Swing Dance Shoes
Ruthie Rheingold and Harry Rosenberg
"Whitey's White Lindy Hoppers"
Willa Mae Ricker
The Big Apple
Call Of The Jitterbug
Can't Top theLindyHop
When Harry Rosenberg first walked into the legendary Savoy Ballroom in
1936 and looked around the dance floor at the great dancers, he was not
intimidated. "I'm gonna be the best dancer in the Savoy Ballroom," he
himself. Then his eyes fell on Frankie Manning. As Harry told the
Frankie had not even swung out, he and his partner were just jockeying
in place. But Harry saw something and quickly revised his prediction:
gonna be the best white dancer in the Savoy Ballroom," he
Ruthie Rheingold Ettin first entered the Savoy Ballroom in 1934 when she was 16. It was a fluke -- her brother and his friend had been shown up by their dates, so they took her and her girlfriend instead. She recalls, "Although I was a little shy, the music took the shyness away." She became a regular at the Savoy.
Day At The Races
Outline Jitterbug Hist
The Policy Man
Radio City Revels
The Spirit Moves
Stompin' at the Savoy
Swingin'at the Savoy
Symphony in Black
was always on the lookout for talented dancers, and their race was not
an issue to him. Over the years there were a few white Lindy Hoppers in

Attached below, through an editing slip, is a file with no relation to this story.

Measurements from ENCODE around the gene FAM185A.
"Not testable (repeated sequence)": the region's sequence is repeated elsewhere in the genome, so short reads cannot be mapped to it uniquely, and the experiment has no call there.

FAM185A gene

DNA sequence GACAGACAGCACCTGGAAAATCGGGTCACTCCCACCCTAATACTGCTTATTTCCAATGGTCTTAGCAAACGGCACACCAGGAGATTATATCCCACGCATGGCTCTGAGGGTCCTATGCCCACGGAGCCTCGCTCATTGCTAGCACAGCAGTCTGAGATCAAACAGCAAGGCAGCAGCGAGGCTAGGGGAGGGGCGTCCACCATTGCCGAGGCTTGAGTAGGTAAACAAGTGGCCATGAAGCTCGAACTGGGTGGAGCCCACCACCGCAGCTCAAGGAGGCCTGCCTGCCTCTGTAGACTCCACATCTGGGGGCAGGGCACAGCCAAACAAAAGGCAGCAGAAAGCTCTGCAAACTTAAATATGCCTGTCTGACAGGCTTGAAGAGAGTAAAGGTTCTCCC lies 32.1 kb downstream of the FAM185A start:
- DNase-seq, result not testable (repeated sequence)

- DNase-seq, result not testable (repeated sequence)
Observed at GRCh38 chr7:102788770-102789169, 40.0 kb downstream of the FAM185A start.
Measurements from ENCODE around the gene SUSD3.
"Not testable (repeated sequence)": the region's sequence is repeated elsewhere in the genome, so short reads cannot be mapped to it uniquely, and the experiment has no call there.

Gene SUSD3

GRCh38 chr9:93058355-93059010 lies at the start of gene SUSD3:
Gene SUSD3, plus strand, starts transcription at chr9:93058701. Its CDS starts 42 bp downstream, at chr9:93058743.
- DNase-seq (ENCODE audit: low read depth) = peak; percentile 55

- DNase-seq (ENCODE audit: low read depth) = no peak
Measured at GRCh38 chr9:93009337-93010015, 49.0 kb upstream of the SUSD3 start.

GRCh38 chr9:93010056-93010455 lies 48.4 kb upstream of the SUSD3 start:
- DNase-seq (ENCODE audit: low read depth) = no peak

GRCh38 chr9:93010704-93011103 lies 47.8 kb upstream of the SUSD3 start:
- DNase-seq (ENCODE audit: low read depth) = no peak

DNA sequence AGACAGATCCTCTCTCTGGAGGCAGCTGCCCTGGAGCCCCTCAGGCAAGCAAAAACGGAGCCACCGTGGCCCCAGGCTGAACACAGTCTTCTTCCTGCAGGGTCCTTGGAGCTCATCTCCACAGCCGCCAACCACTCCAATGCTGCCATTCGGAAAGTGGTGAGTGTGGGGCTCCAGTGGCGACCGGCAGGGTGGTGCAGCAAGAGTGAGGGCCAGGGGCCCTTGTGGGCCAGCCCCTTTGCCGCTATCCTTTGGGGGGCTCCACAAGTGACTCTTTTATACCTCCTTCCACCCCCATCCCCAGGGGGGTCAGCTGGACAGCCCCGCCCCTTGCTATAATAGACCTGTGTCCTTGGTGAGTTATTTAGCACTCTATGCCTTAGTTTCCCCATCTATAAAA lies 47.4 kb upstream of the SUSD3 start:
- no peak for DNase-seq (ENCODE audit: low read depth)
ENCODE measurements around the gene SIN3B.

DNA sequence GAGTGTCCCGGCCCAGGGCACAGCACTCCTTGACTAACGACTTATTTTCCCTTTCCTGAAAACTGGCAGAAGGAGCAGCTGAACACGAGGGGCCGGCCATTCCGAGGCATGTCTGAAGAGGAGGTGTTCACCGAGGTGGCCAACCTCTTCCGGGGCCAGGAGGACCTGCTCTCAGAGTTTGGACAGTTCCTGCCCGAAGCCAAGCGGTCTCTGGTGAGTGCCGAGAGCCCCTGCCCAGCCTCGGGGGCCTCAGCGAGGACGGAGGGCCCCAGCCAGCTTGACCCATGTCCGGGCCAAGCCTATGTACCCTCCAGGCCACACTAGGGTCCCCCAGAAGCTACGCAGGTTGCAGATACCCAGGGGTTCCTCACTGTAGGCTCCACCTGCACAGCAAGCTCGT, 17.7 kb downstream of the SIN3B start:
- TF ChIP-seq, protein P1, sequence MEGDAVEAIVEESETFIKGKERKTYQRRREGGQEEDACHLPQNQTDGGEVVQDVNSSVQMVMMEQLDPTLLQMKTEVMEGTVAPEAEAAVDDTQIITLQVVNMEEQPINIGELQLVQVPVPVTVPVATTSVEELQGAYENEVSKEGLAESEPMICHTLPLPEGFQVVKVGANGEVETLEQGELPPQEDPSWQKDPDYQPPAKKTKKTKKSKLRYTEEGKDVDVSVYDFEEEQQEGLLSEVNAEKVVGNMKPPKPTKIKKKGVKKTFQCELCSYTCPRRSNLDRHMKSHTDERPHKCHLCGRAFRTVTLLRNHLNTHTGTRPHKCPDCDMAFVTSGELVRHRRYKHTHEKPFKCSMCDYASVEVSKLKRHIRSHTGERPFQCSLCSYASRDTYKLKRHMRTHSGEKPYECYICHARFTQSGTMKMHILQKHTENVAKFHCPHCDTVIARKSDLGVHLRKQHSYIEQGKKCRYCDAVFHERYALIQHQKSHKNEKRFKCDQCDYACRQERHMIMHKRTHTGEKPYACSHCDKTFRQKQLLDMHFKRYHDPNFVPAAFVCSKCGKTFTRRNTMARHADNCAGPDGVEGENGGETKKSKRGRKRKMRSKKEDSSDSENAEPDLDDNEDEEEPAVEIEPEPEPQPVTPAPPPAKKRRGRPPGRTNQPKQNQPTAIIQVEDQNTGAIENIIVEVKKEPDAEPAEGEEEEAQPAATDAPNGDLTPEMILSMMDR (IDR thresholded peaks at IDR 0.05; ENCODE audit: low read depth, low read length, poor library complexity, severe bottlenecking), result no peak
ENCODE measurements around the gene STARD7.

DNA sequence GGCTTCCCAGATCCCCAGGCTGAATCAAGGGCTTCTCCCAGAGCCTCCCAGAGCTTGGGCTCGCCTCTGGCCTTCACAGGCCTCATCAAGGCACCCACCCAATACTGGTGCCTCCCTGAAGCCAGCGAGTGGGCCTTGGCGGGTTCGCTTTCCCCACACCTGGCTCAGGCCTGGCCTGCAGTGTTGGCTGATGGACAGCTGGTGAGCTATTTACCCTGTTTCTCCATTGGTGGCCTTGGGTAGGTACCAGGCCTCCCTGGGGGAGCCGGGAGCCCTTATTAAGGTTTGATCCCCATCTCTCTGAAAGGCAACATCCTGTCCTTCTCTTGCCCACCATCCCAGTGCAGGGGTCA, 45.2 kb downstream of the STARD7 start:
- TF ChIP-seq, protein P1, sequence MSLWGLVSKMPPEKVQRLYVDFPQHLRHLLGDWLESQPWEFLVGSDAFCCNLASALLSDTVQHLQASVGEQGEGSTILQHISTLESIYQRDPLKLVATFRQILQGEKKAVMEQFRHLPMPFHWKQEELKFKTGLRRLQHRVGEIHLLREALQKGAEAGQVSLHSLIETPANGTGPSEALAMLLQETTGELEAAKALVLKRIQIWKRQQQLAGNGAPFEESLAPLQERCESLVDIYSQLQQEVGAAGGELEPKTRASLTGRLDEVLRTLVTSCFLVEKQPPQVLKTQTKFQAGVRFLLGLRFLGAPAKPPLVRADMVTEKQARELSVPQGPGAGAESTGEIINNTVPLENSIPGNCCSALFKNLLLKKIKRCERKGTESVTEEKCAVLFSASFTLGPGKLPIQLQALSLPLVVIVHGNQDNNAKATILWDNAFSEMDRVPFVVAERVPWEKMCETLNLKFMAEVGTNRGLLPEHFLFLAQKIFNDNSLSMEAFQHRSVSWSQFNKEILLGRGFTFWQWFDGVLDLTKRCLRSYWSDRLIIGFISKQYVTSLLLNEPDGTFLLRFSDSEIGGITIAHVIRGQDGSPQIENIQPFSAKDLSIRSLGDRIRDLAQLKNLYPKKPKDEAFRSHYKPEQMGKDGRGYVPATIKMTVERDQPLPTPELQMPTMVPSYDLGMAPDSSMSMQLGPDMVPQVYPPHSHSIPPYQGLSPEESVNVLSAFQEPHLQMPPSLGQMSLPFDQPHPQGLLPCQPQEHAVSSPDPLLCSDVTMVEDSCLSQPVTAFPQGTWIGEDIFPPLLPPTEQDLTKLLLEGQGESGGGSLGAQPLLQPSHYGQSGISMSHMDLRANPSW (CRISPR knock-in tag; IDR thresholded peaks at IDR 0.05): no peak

Whitey's elite group. When Whitey approached Harry to join the group,
already had a partner picked out for him, a extraordinary white dancer
that Harry had never met. In fact, Whitey had never met her either, but
he was very good at spotting talent and matching partners. This time
no exception. They approached Ruthie Rheingold and surprised her with
invitation to become one of Whitey's Lindy Hoppers as Harry's partner.
Unfortunately, the rest of the country and the rest of the world were not as comfortable with racial mixing as the crowd at the Savoy Ballroom, so we do not get to see Harry and Ruthie dancing in any of the Whitey's Lindy Hoppers film clips in this archive. Ruthie remembers that when the press came to take photographs or newsfilms, she and Harry were always shooed out of the picture. "Why was that?" she asks today. Frankie Manning says that the censorship was imposed by the press and did not come from Whitey or the management of the Savoy Ballroom.
Ruthie recalls two professional engagements from their days in Whitey's Lindy Hoppers: a week at the Apollo, where Harry and Ruthie danced to the Duke Ellington Orchestra and another week there dancing to Fletcher Henderson.
Ruthie's dancing combined grace with a wonderful sense of rhythm and musicality. She recalls that the Duke himself was impressed with her dancing and wondered out loud why someone so talented, and white, would be a Lindy Hopper when she could aspire to being a star on Broadway or in Hollywood film-- options not available to the talented black youngsters. But Ruthie says she never thought about those things; she was too busy having a blast dancing to great swing music.
"All we wanted to do, morning,
night was dance. If we were tired we would dance and we weren't tired
We all felt that way. That was the bond between us."
|Written and researched by Judy Pritchett (C)2002,2011. May be reproduced only with explicit written permission. .Send your questions, corrections or comments to firstname.lastname@example.org|